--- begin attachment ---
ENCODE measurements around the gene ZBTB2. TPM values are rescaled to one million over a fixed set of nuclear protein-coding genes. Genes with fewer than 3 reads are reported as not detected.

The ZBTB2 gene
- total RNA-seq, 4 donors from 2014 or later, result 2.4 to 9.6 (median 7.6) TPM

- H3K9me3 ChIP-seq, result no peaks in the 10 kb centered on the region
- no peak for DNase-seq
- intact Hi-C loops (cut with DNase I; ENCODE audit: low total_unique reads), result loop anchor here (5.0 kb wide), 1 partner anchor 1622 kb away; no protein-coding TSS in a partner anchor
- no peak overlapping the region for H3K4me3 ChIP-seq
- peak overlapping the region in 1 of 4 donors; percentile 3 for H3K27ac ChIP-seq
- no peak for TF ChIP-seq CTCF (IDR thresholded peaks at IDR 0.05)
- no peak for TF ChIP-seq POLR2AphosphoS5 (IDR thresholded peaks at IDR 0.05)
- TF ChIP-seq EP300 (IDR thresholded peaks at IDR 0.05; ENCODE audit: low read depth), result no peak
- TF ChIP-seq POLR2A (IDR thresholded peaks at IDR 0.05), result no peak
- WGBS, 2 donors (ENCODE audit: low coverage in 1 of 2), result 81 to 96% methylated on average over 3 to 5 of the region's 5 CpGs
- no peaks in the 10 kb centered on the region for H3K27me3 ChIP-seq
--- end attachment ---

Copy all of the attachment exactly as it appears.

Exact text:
ENCODE measurements around the gene ZBTB2. TPM values are rescaled to one million over a fixed set of nuclear protein-coding genes. Genes with fewer than 3 reads are reported as not detected.

The ZBTB2 gene
- total RNA-seq, 4 donors from 2014 or later, result 2.4 to 9.6 (median 7.6) TPM

- H3K9me3 ChIP-seq, result no peaks in the 10 kb centered on the region
- no peak for DNase-seq
- intact Hi-C loops (cut with DNase I; ENCODE audit: low total_unique reads), result loop anchor here (5.0 kb wide), 1 partner anchor 1622 kb away; no protein-coding TSS in a partner anchor
- no peak overlapping the region for H3K4me3 ChIP-seq
- peak overlapping the region in 1 of 4 donors; percentile 3 for H3K27ac ChIP-seq
- no peak for TF ChIP-seq CTCF (IDR thresholded peaks at IDR 0.05)
- no peak for TF ChIP-seq POLR2AphosphoS5 (IDR thresholded peaks at IDR 0.05)
- TF ChIP-seq EP300 (IDR thresholded peaks at IDR 0.05; ENCODE audit: low read depth), result no peak
- TF ChIP-seq POLR2A (IDR thresholded peaks at IDR 0.05), result no peak
- WGBS, 2 donors (ENCODE audit: low coverage in 1 of 2), result 81 to 96% methylated on average over 3 to 5 of the region's 5 CpGs
- no peaks in the 10 kb centered on the region for H3K27me3 ChIP-seq